Purchase or build specialty suet cages or balls with appropriate sized openings that provide birds access to the suet while preventing access from larger pests. Look for cages with ventilation and drainage to keep suet fresher longer.

Bird Safety

Site suet feeders in a manner that allows birds to dine safely without access by cats and larger predators. Place feeders away from vegetation that could hide threats.


Since suet is animal fat, cleanliness is important. Routinely clean suet and suet feeders to prevent diseases. Replace suet cakes when moldy, dirty, or slimy.

Year-Round Access

If offering suet year-round, ensure it stays fresh by purchasing no more than a week’s supply at once during warm months. In winter, you can stock up on frozen suet.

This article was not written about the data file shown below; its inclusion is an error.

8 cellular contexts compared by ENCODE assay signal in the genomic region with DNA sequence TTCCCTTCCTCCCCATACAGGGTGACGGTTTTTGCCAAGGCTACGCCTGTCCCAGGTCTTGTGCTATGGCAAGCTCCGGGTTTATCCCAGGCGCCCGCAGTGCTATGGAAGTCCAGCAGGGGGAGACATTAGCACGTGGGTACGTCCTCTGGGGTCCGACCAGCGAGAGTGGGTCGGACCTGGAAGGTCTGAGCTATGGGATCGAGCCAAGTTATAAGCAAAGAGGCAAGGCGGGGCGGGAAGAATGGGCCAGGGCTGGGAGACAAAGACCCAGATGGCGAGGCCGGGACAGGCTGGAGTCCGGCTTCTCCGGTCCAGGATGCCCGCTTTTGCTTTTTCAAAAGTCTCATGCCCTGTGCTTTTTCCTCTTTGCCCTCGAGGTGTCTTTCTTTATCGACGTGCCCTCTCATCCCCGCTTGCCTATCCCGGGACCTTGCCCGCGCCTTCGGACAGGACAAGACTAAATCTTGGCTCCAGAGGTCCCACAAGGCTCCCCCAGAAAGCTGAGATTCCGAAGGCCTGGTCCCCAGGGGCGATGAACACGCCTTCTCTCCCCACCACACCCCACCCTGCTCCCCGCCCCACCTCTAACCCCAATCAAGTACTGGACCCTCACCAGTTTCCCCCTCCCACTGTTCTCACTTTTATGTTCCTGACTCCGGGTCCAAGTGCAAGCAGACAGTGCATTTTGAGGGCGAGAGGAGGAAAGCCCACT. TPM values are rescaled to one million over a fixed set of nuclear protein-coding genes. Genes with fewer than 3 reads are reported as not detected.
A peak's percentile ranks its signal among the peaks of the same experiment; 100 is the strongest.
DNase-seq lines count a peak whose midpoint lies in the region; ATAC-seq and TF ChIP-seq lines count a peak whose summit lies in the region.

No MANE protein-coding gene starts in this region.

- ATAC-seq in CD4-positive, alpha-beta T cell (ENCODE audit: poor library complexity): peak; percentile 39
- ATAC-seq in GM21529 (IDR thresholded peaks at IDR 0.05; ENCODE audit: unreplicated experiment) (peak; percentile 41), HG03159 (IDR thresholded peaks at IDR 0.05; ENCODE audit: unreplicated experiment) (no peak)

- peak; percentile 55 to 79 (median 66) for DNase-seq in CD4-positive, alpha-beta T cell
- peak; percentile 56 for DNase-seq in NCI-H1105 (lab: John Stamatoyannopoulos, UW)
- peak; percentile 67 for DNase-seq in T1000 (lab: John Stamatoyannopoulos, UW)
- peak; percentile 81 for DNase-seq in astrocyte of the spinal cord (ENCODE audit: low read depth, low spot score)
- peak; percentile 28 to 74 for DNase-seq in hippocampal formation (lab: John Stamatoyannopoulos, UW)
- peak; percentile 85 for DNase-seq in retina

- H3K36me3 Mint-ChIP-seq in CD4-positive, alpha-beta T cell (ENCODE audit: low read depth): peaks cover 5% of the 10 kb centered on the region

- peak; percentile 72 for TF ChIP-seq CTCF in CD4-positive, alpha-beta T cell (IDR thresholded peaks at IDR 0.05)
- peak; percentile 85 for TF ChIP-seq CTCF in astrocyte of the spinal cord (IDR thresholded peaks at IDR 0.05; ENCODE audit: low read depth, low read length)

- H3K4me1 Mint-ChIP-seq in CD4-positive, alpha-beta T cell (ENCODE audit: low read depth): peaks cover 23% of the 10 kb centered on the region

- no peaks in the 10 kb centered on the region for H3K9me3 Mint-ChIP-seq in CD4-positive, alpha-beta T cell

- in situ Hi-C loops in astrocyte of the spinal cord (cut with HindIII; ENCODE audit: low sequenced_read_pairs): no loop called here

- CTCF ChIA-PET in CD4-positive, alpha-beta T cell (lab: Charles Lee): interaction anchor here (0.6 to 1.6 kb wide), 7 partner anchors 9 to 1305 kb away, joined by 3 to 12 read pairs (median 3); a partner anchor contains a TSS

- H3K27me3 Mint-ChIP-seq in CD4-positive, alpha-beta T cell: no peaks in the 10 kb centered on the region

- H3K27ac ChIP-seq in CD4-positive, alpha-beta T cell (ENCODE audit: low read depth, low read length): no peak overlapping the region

Water Access

Provide a birdbath or water source nearby so birds can wash suet down as they dine. They’ll appreciate a clean water supply.

Following these suet feeding tips allows birds to enjoy the nutritional benefits of suet without risks. With some attention to proper offering methods, suet can significantly boost backyard bird numbers and diversity.

Suet Feeder Types

Several common types of specialty bird feeders are designed for offering suet:

Suet Cages

Suet cage feeders consist of a wire mesh cage designed to hold a suet cake or block. Birds cling to the cage and nibble at the suet. Look for cages with small openings that allow access for small birds but deter pests.

Suet Baskets